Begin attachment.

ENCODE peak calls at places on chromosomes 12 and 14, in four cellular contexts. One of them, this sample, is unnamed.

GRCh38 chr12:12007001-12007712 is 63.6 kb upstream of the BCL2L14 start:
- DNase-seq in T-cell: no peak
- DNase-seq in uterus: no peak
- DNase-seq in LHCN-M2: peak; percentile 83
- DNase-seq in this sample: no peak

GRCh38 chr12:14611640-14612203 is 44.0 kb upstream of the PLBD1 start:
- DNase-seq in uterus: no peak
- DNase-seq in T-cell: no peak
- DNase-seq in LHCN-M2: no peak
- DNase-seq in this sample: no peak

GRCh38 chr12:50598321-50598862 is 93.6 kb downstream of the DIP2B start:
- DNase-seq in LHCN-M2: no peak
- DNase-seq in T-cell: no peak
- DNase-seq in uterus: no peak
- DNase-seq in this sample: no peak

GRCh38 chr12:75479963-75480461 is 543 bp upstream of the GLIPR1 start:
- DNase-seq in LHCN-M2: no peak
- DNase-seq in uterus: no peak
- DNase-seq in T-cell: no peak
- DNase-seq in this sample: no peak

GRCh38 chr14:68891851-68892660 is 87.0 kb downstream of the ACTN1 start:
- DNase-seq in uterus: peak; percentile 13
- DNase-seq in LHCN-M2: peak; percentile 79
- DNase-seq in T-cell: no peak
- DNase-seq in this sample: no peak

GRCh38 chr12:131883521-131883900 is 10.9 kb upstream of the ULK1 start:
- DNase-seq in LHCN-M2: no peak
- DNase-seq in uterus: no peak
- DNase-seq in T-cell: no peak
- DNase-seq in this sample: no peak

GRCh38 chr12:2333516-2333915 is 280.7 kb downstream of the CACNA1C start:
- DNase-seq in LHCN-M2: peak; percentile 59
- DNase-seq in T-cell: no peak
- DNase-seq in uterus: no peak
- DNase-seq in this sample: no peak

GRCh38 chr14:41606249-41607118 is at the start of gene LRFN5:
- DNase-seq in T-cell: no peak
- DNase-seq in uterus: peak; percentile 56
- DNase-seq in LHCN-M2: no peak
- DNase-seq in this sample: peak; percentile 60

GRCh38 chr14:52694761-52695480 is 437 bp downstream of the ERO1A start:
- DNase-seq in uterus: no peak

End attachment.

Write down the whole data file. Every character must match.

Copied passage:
ENCODE peak calls at places on chromosomes 12 and 14, in four cellular contexts. One of them, this sample, is unnamed.

GRCh38 chr12:12007001-12007712 is 63.6 kb upstream of the BCL2L14 start:
- DNase-seq in T-cell: no peak
- DNase-seq in uterus: no peak
- DNase-seq in LHCN-M2: peak; percentile 83
- DNase-seq in this sample: no peak

GRCh38 chr12:14611640-14612203 is 44.0 kb upstream of the PLBD1 start:
- DNase-seq in uterus: no peak
- DNase-seq in T-cell: no peak
- DNase-seq in LHCN-M2: no peak
- DNase-seq in this sample: no peak

GRCh38 chr12:50598321-50598862 is 93.6 kb downstream of the DIP2B start:
- DNase-seq in LHCN-M2: no peak
- DNase-seq in T-cell: no peak
- DNase-seq in uterus: no peak
- DNase-seq in this sample: no peak

GRCh38 chr12:75479963-75480461 is 543 bp upstream of the GLIPR1 start:
- DNase-seq in LHCN-M2: no peak
- DNase-seq in uterus: no peak
- DNase-seq in T-cell: no peak
- DNase-seq in this sample: no peak

GRCh38 chr14:68891851-68892660 is 87.0 kb downstream of the ACTN1 start:
- DNase-seq in uterus: peak; percentile 13
- DNase-seq in LHCN-M2: peak; percentile 79
- DNase-seq in T-cell: no peak
- DNase-seq in this sample: no peak

GRCh38 chr12:131883521-131883900 is 10.9 kb upstream of the ULK1 start:
- DNase-seq in LHCN-M2: no peak
- DNase-seq in uterus: no peak
- DNase-seq in T-cell: no peak
- DNase-seq in this sample: no peak

GRCh38 chr12:2333516-2333915 is 280.7 kb downstream of the CACNA1C start:
- DNase-seq in LHCN-M2: peak; percentile 59
- DNase-seq in T-cell: no peak
- DNase-seq in uterus: no peak
- DNase-seq in this sample: no peak

GRCh38 chr14:41606249-41607118 is at the start of gene LRFN5:
- DNase-seq in T-cell: no peak
- DNase-seq in uterus: peak; percentile 56
- DNase-seq in LHCN-M2: no peak
- DNase-seq in this sample: peak; percentile 60

GRCh38 chr14:52694761-52695480 is 437 bp downstream of the ERO1A start:
- DNase-seq in uterus: no peak